Your journey to pupillage
I went back to university at the age of 26 to study law part-time alongside working at a law firm. During this period, I realised that it was the Bar or bust for me.
At this time, I was taking part in lots of mooting and there were many highlights, including winning the National Speed Mooting competition and appearing in front of Lady Hale PSC in the Supreme Court.
Then, while I was in the last year of my undergraduate degree, I applied for pupillage and scholarship. I was fortunate enough to be offered both, one of which was pupillage by Kings Chambers, which was my first-choice set.
The pupillage experience
I was first drawn to Kings Chambers by their reputation for excellence, the quality of their work, and the friendliness of barristers and staff when I visited the mini-pupilage fair.
This initial experience carried on into pupillage which proved to be thoroughly enjoyable and productive. I learnt a tremendous amount.
In the first six, there was a real focus on drafting and my writing improved significantly, but there was also always an explanation as to the tactical thinking surrounding JSMs, trials and applications. There was a real education in the aspects of litigation too which you don’t really find in books, and I felt that I developed a commercial understanding of how to run a case, as well as a legal understanding.
In my second six, alongside doing my own work, I was fortunate to be able to continue being involved in my second six supervisor’s practice. This was really beneficial, as conducting your own cases and trials gives you a different perspective from which to absorb information and learn.
One thing that really helped with my development was always receiving extensive feedback on every piece of written work which my supervisor and I would discuss. On top of this, there was a monthly review which gave me a clear idea of how I was progressing and highlighted the areas that required improvement.
From the very beginning of my pupillage I was also fortunate enough to be involved in complex multi-million-pound cases which were a real learning curve.
I’m pleased to say that following my pupillage, I continue to have great relationships with both of my supervisors who I often turn to for advice about my own practice.
The whole team at Kings is incredibly supportive, and I came out of my 12 months of pupillage with a book of contacts who are genuinely happy to help wherever they can. This makes you feel very secure.
From start to finish you are supported every step of the way, and also have fantastic opportunities to network, attend events with law firms, and build up relationships. My pupillage experience at Kings Chambers is one that I’d recommend to anyone.
The transition from pupil to tenant
It was a really smooth experience as I was already doing my own fast track trials during pupillage which continued into early tenancy.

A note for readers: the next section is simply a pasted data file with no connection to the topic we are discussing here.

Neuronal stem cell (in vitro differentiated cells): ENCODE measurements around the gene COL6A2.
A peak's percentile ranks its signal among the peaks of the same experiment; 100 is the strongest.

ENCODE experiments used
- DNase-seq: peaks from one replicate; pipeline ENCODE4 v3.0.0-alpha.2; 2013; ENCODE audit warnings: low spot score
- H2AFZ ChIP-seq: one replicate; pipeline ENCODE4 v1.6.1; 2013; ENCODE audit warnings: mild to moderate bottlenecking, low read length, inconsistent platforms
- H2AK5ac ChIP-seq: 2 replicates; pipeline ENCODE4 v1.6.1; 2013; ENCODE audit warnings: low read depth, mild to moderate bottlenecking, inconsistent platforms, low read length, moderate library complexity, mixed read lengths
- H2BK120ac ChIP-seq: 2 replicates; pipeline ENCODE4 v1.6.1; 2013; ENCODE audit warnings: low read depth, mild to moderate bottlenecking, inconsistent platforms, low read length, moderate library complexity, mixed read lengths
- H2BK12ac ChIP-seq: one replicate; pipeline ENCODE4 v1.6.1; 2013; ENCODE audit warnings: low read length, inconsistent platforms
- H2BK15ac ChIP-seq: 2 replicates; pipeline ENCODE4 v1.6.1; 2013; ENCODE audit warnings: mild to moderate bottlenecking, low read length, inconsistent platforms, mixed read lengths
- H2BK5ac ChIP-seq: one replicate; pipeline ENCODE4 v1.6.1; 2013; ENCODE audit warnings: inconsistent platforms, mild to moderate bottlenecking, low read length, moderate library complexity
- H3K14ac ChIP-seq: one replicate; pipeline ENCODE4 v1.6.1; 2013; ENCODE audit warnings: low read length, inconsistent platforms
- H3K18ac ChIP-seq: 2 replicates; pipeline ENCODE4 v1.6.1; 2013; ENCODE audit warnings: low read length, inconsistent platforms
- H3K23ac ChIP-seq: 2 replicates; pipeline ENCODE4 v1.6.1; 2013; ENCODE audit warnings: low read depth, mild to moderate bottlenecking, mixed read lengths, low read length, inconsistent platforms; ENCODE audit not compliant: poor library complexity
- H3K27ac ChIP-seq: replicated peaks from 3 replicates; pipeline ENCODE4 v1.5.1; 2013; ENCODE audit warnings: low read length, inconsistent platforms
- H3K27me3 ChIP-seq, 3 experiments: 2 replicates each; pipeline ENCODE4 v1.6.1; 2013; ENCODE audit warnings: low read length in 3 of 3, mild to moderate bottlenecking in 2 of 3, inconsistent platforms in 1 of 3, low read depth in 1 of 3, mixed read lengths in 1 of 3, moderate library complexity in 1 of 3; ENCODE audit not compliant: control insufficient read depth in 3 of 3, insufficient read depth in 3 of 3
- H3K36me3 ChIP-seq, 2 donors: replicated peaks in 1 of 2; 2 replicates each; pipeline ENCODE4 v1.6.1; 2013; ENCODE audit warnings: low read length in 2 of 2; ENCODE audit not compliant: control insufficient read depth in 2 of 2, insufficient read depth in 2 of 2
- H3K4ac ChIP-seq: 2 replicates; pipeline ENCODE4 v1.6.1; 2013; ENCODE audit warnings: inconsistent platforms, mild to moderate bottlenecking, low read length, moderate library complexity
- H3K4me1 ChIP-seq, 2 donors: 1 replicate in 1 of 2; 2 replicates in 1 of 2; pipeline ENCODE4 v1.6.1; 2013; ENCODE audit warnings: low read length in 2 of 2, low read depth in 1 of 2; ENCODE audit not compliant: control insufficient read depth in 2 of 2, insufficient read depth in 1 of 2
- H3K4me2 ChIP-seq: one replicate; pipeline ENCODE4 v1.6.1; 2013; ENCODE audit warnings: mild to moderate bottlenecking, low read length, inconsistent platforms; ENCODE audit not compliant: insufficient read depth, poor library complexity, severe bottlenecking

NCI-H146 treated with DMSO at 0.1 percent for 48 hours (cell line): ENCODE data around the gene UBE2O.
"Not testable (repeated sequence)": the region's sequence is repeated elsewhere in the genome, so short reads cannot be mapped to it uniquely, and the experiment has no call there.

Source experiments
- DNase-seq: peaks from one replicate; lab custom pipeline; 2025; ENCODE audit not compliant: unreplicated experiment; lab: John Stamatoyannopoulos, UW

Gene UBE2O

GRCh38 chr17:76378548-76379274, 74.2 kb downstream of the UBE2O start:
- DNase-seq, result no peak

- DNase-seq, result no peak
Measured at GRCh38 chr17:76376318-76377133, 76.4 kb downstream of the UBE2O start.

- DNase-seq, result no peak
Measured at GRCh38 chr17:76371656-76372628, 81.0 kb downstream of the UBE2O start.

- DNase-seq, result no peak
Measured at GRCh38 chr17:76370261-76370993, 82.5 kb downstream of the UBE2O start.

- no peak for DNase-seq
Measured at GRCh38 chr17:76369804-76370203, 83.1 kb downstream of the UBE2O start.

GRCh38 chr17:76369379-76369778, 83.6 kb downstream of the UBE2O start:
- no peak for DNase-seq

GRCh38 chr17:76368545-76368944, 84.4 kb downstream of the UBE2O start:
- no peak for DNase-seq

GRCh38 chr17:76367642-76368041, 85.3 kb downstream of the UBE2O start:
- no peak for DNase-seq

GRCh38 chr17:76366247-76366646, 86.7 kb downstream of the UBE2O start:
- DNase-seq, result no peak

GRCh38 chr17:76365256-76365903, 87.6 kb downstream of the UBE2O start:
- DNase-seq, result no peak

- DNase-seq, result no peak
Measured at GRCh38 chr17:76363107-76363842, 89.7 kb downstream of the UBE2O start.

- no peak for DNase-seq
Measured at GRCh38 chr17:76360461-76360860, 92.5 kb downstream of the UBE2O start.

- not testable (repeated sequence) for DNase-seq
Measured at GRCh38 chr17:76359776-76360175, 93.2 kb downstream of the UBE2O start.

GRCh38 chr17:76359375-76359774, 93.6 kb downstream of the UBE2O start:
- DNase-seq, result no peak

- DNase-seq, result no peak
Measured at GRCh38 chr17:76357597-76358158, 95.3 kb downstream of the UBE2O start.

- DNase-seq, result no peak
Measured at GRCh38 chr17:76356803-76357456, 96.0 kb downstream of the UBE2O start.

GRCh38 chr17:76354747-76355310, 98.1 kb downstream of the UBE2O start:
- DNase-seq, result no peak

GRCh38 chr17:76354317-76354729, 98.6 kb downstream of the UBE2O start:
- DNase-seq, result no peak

The work did progress soon after that, however the day-to-day of being on your feet was largely the same.
I’d also say the transition was aided by the fact that, at Kings Chambers, you are treated as a member from day one and are always consulted about your practice and workload even as a pupil.
What is your practice like now?
I am in court every day covering various matters, and my paperwork practice is ahead of where I thought it would be at this stage.
I have also already had the opportunity to settle pleadings which have been issued in the High Court, conduct inquests, and start a practice in military work.
Fortunately, the progression to clinical negligence work was quick, and the opportunities to develop your practice are plentiful.
Of course, it can be intense at times, there is no denying that, but that is life at the Bar, and if you enjoy the work then that helps enormously. Plus, the clerks are always on hand to accommodate holidays or time off.
What is the culture of chambers?
The best way to describe the culture at Kings Chambers would be friendly excellence. Everyone at chambers is top of the class at what they do and while you are expected to rise to that, you will always receive maximum support in reaching those levels. Ultimately, everyone wants to see you succeed and be happy while doing so.
Another standout feature is the quality of the clerking and support teams, who are exceptionally good. I’d heard about their reputation before I arrived, but it is only when you start to work with them that you realise just how good they are.
Outside of work, we have a very healthy social life too. Events are held every month and are always lots of fun!
Top tips for those wanting to become a barrister/secure a pupillage at your chambers
My top tip would be to download the Professional Statement from the BSB website. This document outlines what our regulator considers to be the key attributes a barrister needs on the first day of practice.
Refer to it regularly and ask yourself how you could evidence each attribute. If there are any gaps, try and fill them!